The RIAA's sue 'em all campaign has resulted in a 22% drop in file sharing, but at the same time, CD sales have plummeted by 9.4% and, "Specifically, curtailing file trading may not improve CD sales, but instead may accelerate their decline."
Golly, who'd have thunk that suing your own customers would actually have negative repercussions?
It is not much fun to come home to an apartment empty of dogs and Jenny. Not much fun at all.
House hunting was not quite as productive as we had hoped; we saw about 20 houses on Saturday, revisited 5 on Sunday, and picked 3 we wanted to make offers on. Made the first offer on Sunday night, and Monday the fellow came back with an offer that was a) more expensive than his original asking price (?!) and b) wouldn't appraise anyway. People are weird about selling their house. To make a long story short, we passed on even trying to negotiate with him. Made the second offer yesterday; haven't heard back yet. Hoping for the best, but trying not to be too hopeful in case we get shot down. :-P
I had a job interview Saturday as well—a completely informal not-really-an-interview-but-really-an-interview lunch, anyway. Came out of it very excited about the job. I was the first person they'd talked to, as they had seized the opportunity to talk to me while I was in town anyway. Like I said, I would be delighted to take this job if it were offered. Again, trying not to be too hopeful…
Tonight I went and finally saw Matrix Reloaded. As for whether it was a worthy successor or not, I'm reserving judgement; I just don't think anyone can really say until the third movie comes out. It's possible that some of the slightly disjointed stuff will make more sense once some of the meta-mysteries get resolved (assuming they do). Overall it was reasonably enjoyable.
Okay, I have to respond to Lileks' post about M:R. I actually have two parallel responses to his criticisms, one of which spoils the plot twist and one of which doesn't (for the spoiler versions, hit this).
What a crazy beginning to the Stanley Cup playoffs… the Wild beat the Avs in their first ever playoff game, the Mighty Ducks take the Wings to triple overtime and win… only one team wins the first game at home. Oh, and the Blues shut down the Canucks six-nothing.
Osgood wasn't brilliant, but he really didn't have to be; the Blues played great defense. Ozzie made the stops he had to and let the defense worry about the rest. Much the same thing happened when he won the Cup with the Wings; if the Blues can continue to play the way they did last night—including not taking stupid penalties, which has been a big problem for them this year—they could do some real damage.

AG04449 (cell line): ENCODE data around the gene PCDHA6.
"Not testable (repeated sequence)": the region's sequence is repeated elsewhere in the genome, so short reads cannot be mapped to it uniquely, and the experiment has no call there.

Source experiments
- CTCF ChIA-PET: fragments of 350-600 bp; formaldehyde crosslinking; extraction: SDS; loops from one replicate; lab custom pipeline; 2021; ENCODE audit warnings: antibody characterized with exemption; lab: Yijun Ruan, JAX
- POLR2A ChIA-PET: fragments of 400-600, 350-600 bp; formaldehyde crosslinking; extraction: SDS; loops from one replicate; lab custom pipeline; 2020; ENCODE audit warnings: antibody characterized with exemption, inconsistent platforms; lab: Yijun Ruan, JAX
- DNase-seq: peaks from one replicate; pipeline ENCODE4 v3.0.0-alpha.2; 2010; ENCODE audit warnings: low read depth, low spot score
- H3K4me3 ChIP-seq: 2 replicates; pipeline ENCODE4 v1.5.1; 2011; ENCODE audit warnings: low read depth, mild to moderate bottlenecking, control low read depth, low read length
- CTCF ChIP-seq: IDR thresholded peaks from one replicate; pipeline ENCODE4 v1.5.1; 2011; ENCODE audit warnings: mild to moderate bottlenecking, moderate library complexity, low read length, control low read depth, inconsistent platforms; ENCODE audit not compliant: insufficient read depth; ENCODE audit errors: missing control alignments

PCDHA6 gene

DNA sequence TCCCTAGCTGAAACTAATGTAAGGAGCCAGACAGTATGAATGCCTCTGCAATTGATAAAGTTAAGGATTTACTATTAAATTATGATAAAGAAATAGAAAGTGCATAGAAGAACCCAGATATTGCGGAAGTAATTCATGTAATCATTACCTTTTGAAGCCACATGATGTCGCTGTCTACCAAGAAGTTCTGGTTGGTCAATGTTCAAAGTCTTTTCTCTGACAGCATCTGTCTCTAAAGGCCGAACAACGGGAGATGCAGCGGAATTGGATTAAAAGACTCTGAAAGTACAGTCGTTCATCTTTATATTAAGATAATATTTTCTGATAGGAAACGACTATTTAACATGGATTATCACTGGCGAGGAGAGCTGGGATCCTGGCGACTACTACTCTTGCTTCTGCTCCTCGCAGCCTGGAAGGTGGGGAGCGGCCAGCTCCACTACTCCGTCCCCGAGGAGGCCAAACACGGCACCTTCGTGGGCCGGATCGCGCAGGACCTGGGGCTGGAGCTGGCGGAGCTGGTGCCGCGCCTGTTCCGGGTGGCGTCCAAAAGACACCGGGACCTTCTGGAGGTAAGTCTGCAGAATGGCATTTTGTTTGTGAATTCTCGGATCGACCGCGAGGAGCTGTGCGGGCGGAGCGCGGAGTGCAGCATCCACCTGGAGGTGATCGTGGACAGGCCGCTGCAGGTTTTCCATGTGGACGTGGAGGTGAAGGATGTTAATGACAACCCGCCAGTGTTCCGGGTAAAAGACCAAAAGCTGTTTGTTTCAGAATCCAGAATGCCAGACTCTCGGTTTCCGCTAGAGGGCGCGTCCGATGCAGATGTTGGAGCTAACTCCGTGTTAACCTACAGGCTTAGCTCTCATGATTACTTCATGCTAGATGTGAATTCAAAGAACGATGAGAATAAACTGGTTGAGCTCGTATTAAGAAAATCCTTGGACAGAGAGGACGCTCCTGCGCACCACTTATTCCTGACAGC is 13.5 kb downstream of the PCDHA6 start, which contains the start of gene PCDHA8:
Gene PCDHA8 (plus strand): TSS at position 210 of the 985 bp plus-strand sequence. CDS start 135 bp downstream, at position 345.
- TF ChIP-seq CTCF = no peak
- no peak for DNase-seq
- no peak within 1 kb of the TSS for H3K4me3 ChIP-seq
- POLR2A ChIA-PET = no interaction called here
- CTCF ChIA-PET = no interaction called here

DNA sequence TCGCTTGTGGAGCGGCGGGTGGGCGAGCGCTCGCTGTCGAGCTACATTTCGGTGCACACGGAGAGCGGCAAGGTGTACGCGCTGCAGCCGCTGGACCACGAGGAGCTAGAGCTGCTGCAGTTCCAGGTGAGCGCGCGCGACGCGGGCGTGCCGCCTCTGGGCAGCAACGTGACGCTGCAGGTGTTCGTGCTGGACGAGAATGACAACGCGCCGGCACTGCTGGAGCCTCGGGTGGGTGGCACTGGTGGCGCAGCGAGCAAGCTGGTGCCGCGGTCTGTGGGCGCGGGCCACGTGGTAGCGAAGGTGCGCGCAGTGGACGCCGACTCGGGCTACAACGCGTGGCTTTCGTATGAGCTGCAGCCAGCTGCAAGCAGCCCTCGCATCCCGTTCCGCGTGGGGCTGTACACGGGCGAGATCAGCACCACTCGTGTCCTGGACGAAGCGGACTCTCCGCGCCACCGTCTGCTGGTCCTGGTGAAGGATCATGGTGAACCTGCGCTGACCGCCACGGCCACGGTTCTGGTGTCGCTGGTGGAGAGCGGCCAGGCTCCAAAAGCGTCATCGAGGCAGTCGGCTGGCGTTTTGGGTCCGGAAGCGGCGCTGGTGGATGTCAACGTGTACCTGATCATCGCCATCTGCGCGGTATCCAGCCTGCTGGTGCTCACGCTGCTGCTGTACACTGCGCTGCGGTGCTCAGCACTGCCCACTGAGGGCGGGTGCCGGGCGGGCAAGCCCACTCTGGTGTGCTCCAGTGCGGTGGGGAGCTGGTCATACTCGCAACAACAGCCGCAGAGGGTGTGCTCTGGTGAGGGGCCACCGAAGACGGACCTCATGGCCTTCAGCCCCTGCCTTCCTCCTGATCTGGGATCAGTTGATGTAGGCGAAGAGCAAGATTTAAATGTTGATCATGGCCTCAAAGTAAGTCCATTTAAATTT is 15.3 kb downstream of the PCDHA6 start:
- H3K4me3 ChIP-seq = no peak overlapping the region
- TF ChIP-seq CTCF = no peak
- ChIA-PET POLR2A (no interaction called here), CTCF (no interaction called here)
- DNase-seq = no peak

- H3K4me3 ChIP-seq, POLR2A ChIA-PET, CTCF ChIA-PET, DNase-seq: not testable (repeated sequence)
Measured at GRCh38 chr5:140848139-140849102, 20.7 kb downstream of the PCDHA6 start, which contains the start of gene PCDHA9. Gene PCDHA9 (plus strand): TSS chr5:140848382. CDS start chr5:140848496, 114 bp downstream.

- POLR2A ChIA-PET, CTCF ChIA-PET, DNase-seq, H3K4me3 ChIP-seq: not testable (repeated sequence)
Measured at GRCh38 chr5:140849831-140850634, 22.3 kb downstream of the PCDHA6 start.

I know, I know, the first game is often not indicative… but it did my heart good to see the Avs get beat by the Wild. It would be fantastic if Minnesota actually managed to win the series.
It's been eleven years since Mike Resnick published Santiago: A Myth of the Far Future. The original was a galaxy-sized frontier tale, the Wild West set among the swirling spiral arms of the Milky Way. This year Resnick published the sequel, The Return of Santiago. The question is whether the author can live up to the vivid characters and style of the first book.
Last year, we went to a Dar Williams concert here in St. Louis. After the concert I was kicking myself for not taking along some sort of digital recorder—a minidisc recorder or some such—because in the course of the concert, Dar sang a pair of tremendous duets with her opening act. Those versions of the song are lost, unless I miraculously find someone who bootlegged the concert.
It seems to me there's a huge opportunity here. If the artist were to have every concert professionally recorded, and the results were burned to CDs and sold at the end of the concert, you could create an entire new revenue stream with a huge bonus: unauthorized bootlegging would virtually vanish (who wouldn't shell out for a high-quality, authorized recording of the concert rather than deal with the hassle and risk of a lower-quality recording they made themselves?). All it would take is some recording equipment and a couple of towers of CD burners.
Dar Williams, perhaps one of the best-known modern singer-songwriters, released her 6th solo album, The Beauty of the Rain, on February 18th. This album is an interesting mix of symbol and story, solo effort and collaboration, though it continues Dar's gradual sidle towards a more mainstream sound.
Start with a trite, shallow plot. Add Steve Martin as every other role you've ever seen him play. Mix in a little Eugene Levy working those bushy eyebrows to reprise the wannabe hipster we saw in American Pie 1 and 2. Stir vigorously with a Queen Latifah playing a role which, after her work in Chicago, can only be described as "meh". That's pretty much Bringing Down the House in a nutshell.
I haven't bought anything from amazon.com in a long time. I don't expect I ever will. I refuse to support an organization which continues to exploit the USPTO in obviously idiotic ways. Today I saw a news report entitled Has Jeff Bezos Patented E-Mail Discussion Groups?: